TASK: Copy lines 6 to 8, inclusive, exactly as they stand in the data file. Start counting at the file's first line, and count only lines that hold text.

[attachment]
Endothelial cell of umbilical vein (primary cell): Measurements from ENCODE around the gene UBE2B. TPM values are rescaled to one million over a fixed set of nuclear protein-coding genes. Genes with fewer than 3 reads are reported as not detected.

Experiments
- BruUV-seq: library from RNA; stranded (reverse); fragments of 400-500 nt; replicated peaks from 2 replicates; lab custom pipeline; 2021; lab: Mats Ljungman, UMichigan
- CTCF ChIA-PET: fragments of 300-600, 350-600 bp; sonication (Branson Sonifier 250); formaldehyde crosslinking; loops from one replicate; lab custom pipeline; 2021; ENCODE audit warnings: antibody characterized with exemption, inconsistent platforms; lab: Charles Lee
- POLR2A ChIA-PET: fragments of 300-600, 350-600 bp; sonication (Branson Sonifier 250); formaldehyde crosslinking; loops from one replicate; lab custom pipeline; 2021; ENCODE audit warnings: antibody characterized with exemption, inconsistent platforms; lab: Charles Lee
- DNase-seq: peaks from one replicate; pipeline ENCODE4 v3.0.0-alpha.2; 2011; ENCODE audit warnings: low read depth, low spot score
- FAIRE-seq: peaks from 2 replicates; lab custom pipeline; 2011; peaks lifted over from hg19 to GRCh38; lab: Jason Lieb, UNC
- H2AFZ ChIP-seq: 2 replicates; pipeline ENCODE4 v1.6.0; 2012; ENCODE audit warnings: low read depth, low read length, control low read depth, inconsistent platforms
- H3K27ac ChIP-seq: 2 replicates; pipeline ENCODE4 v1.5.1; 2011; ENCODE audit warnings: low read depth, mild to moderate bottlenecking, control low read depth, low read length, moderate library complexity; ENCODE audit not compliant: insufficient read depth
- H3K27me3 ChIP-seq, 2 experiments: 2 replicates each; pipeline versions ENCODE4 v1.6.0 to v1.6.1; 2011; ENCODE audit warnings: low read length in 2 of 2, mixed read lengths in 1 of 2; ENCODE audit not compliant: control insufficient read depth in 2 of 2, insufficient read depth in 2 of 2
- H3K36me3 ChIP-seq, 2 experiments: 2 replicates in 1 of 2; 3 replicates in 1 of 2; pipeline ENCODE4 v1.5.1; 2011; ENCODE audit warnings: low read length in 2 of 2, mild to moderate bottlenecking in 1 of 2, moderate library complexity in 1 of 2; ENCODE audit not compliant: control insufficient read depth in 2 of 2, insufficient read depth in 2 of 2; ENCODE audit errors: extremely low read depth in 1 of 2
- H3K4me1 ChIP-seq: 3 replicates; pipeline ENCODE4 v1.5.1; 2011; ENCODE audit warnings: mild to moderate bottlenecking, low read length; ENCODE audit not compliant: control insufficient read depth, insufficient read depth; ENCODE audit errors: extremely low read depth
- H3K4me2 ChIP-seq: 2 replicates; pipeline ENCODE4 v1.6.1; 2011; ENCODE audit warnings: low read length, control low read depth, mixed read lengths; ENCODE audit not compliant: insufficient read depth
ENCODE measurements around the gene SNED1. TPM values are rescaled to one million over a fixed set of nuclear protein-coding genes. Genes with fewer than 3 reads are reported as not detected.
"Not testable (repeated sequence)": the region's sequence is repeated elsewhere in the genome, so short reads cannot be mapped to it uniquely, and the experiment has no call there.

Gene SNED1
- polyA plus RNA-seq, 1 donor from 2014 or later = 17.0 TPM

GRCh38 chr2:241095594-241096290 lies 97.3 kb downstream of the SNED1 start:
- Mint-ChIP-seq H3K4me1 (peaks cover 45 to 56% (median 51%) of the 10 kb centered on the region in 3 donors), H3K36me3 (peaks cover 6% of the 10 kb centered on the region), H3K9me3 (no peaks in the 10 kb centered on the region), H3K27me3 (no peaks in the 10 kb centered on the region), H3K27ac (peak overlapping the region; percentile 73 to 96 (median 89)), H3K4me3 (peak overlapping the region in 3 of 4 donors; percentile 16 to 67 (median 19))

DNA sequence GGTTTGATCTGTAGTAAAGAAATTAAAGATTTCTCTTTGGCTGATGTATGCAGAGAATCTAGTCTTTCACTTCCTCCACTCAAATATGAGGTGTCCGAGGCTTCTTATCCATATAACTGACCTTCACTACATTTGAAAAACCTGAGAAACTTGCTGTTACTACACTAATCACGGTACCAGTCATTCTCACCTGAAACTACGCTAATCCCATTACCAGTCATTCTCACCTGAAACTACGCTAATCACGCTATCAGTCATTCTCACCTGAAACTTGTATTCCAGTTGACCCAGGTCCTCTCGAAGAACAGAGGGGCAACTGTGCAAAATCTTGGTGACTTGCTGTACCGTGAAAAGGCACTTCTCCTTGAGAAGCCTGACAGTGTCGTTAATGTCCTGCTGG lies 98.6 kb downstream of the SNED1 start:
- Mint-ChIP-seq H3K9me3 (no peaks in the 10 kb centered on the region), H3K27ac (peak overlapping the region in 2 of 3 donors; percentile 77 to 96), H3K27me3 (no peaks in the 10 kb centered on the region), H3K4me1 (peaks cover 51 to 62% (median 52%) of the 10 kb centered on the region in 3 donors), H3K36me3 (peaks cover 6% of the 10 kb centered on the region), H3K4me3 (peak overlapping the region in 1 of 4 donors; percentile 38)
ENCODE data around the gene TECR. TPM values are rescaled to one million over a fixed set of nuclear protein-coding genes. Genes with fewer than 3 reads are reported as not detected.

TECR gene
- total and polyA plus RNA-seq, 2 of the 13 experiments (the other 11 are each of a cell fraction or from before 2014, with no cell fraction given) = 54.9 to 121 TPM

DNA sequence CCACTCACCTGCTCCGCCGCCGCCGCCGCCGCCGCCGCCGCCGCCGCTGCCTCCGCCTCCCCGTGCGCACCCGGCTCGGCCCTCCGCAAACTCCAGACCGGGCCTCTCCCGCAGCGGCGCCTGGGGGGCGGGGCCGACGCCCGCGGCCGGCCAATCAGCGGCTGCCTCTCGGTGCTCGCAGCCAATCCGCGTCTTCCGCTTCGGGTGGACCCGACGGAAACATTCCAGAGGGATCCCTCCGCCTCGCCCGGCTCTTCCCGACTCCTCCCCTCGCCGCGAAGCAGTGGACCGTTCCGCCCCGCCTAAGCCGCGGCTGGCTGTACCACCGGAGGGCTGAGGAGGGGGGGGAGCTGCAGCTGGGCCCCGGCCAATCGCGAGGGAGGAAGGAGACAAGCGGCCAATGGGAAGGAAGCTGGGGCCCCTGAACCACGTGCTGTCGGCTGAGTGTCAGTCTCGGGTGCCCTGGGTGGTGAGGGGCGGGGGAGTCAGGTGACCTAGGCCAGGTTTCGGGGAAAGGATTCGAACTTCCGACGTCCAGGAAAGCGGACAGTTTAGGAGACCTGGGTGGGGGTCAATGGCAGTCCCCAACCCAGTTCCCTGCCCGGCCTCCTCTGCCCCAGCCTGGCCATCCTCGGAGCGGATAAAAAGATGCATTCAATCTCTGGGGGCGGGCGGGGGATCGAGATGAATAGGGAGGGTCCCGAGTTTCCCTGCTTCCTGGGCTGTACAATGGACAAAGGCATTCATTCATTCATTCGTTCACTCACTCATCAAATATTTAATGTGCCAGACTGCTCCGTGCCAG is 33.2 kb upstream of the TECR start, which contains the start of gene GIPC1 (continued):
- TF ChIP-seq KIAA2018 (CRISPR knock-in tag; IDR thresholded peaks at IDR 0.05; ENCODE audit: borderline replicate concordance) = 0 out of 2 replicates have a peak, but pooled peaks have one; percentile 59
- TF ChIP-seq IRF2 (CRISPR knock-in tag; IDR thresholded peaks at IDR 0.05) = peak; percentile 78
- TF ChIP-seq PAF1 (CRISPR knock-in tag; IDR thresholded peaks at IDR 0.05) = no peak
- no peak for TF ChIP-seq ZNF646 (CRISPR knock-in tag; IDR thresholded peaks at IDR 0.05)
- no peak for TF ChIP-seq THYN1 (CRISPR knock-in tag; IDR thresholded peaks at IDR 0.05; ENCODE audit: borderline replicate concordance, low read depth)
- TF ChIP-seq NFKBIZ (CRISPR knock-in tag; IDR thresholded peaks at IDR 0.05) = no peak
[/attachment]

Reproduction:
- DNase-seq: peaks from one replicate; pipeline ENCODE4 v3.0.0-alpha.2; 2011; ENCODE audit warnings: low read depth, low spot score
- FAIRE-seq: peaks from 2 replicates; lab custom pipeline; 2011; peaks lifted over from hg19 to GRCh38; lab: Jason Lieb, UNC
- H2AFZ ChIP-seq: 2 replicates; pipeline ENCODE4 v1.6.0; 2012; ENCODE audit warnings: low read depth, low read length, control low read depth, inconsistent platforms